Investigating the Effect of Pace Mechanic on Player Motivation and Experience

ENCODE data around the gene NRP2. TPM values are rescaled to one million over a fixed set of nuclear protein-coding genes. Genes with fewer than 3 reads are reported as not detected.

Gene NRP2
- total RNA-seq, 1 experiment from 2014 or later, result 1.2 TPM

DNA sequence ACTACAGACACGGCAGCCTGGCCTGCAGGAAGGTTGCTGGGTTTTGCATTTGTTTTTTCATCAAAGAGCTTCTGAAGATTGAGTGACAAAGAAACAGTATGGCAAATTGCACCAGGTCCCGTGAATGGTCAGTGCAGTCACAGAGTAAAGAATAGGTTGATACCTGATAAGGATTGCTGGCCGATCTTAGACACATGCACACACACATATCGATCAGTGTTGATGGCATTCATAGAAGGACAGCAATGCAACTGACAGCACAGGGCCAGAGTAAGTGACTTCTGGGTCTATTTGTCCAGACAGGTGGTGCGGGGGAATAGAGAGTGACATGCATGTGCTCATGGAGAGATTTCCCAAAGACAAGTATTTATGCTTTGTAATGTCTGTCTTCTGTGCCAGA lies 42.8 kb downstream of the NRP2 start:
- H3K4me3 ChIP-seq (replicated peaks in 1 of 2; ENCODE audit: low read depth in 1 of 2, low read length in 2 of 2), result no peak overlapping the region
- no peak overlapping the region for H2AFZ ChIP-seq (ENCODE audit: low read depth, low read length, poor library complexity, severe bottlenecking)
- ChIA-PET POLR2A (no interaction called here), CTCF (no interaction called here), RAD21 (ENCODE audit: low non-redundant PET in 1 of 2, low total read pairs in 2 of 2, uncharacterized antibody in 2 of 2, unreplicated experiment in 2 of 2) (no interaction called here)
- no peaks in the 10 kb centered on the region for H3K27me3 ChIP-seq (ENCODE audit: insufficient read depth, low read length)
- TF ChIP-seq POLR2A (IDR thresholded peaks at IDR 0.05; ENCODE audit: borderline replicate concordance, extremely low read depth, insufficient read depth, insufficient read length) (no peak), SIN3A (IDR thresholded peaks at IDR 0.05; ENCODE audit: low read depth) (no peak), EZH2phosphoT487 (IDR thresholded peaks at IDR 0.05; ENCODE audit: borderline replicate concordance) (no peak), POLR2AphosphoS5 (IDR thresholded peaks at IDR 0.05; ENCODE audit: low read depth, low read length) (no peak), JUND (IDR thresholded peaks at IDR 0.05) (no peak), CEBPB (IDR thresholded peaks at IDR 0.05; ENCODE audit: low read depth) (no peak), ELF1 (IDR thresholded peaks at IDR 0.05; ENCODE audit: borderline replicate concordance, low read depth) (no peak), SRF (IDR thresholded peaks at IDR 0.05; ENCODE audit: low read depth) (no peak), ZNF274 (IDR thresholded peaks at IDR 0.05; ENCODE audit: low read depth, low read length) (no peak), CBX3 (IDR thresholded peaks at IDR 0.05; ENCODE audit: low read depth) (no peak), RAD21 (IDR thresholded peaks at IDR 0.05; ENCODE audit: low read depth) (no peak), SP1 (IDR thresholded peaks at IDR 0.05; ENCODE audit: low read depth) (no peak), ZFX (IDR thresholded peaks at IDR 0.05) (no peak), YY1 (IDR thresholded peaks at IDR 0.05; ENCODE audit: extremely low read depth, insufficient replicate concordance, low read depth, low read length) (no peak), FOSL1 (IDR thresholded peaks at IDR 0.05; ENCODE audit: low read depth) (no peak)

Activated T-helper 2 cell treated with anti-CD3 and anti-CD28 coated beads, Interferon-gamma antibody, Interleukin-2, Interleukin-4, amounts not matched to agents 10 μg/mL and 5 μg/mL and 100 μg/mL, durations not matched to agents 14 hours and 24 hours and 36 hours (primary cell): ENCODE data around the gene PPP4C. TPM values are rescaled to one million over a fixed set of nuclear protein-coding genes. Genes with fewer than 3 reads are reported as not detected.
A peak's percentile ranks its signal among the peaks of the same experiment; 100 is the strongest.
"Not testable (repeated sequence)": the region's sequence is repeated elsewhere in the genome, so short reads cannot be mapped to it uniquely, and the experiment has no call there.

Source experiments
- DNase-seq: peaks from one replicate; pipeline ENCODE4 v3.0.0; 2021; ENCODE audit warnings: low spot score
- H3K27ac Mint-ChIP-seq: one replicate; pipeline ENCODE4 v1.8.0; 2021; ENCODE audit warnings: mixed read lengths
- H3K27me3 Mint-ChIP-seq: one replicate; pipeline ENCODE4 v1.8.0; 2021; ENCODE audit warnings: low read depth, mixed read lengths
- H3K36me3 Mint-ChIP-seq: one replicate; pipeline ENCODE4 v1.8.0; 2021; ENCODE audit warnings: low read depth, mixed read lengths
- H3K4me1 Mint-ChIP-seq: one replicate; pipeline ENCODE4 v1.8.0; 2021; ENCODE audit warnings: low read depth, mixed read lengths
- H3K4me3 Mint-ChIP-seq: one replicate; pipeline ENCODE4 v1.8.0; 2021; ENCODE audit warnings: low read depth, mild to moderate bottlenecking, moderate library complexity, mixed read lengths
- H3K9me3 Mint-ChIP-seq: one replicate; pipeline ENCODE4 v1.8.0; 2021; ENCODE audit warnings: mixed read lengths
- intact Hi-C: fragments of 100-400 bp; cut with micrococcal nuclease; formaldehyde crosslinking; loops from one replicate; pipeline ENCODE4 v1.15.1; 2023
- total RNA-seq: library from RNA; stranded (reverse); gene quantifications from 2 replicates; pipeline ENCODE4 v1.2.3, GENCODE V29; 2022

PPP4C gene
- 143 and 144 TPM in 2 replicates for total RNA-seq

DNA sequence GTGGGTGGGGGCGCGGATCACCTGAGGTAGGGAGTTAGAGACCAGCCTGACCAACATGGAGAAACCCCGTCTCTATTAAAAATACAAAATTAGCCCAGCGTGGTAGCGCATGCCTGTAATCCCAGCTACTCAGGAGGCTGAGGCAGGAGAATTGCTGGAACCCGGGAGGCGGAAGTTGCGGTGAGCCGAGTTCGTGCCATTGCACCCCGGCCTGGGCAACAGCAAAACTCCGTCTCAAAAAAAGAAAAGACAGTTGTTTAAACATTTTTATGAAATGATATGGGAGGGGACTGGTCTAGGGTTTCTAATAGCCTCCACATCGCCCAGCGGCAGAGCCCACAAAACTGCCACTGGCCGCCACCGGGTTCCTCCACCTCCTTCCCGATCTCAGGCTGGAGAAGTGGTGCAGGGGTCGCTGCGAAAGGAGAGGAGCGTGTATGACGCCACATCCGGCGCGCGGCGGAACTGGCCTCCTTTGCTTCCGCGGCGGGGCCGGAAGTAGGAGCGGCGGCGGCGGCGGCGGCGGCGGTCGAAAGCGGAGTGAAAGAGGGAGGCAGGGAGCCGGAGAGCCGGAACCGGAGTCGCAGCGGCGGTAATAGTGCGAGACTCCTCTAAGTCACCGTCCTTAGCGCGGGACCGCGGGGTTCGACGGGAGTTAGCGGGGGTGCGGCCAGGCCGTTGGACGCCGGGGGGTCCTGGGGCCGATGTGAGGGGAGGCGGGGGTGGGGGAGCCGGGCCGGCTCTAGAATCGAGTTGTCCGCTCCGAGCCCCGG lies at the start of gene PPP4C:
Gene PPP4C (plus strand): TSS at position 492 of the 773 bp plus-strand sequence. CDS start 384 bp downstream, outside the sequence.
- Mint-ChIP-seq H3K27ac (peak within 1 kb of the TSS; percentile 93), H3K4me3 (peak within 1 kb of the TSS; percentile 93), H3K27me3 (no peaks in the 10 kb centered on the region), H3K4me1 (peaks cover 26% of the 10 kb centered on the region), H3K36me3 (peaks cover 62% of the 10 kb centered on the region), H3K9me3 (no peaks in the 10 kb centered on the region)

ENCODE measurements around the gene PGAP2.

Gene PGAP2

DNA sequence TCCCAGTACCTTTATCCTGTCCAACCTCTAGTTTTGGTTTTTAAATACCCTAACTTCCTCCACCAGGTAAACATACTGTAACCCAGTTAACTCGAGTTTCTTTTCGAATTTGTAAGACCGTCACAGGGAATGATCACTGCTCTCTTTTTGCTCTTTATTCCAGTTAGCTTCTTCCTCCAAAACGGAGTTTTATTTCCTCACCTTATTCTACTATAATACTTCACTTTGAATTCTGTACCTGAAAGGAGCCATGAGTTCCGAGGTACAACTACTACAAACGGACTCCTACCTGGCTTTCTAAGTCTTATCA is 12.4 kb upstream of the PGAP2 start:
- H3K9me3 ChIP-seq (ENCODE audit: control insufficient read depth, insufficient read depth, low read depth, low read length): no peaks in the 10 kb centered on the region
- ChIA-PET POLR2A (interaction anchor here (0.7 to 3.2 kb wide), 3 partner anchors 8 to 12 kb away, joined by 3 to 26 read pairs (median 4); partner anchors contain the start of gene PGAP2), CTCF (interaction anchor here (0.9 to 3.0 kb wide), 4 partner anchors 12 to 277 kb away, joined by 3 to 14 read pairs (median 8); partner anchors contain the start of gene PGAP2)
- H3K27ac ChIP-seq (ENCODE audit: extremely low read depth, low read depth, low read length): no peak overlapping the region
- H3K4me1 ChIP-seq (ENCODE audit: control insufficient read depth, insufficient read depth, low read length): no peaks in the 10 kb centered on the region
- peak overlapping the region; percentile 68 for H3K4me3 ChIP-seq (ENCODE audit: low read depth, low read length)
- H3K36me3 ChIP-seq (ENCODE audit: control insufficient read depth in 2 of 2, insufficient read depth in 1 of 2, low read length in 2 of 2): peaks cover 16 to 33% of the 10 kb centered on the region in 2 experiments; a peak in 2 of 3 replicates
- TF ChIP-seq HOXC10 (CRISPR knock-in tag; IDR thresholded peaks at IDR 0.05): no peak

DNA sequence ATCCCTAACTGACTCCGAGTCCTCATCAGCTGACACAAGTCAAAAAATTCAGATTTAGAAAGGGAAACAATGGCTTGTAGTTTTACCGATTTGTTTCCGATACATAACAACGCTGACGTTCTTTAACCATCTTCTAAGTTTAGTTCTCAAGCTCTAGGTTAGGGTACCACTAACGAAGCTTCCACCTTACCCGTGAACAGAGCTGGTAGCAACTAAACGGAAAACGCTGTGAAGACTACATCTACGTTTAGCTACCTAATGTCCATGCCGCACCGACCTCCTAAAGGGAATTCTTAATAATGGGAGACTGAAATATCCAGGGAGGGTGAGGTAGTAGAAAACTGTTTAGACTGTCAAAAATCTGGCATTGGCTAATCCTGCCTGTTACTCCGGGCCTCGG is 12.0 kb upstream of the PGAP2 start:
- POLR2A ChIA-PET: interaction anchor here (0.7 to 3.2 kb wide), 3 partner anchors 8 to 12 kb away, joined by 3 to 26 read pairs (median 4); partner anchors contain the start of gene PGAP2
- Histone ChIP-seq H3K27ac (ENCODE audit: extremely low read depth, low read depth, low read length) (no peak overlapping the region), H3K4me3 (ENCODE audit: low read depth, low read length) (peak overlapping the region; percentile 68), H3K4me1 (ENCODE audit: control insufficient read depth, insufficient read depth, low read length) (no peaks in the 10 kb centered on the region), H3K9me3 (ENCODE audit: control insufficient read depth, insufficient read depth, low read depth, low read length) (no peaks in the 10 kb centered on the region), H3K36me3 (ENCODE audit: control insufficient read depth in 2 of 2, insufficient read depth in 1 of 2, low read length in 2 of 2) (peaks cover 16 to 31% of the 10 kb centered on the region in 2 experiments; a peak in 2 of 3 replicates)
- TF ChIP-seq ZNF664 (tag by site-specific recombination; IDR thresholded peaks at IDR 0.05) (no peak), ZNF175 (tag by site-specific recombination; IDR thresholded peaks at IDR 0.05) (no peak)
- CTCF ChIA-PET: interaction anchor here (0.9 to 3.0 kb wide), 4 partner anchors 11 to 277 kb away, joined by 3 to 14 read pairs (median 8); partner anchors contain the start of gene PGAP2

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Games have long been employed to motivate people towards positive behavioral change. Numerous studies, for example, have found people who were previously disinterested in a task can be enticed to spend hours gathering information, developing strategies, and solving complex problems through video games. While the effect of factors such as generational influence or genre appeal have previously been researched extensively in serious games, an aspect in the design of games that remains unexplored through scientific inquiry is the pace mechanic—how time passes in a game. Time could be continuous as in the real world (real-time) or it could be segmented into phases (turn-based). Pace mechanic is fiercely debated by many strategy game fans, where real-time games are widely considered to be more engaging, and the slower pace of turn-based games has been attributed to the development of mastery. In this thesis, I present the results of an exploratory mixed-methods user study to evaluate whether pace mechanic and type of game alter the player experience and are contributing factors to how quickly participants feel competent at a game. 36 participants were invited to play one session of a real-time game and one session of a turn-based game, and asked to provide feedback about their experience. The results of the study highlight some of the differences between these two pace mechanics. Drawing inspiration from previous work in game design, these differences are then used to present implications for the design of games for both play and serious tasks (e.g., educational games).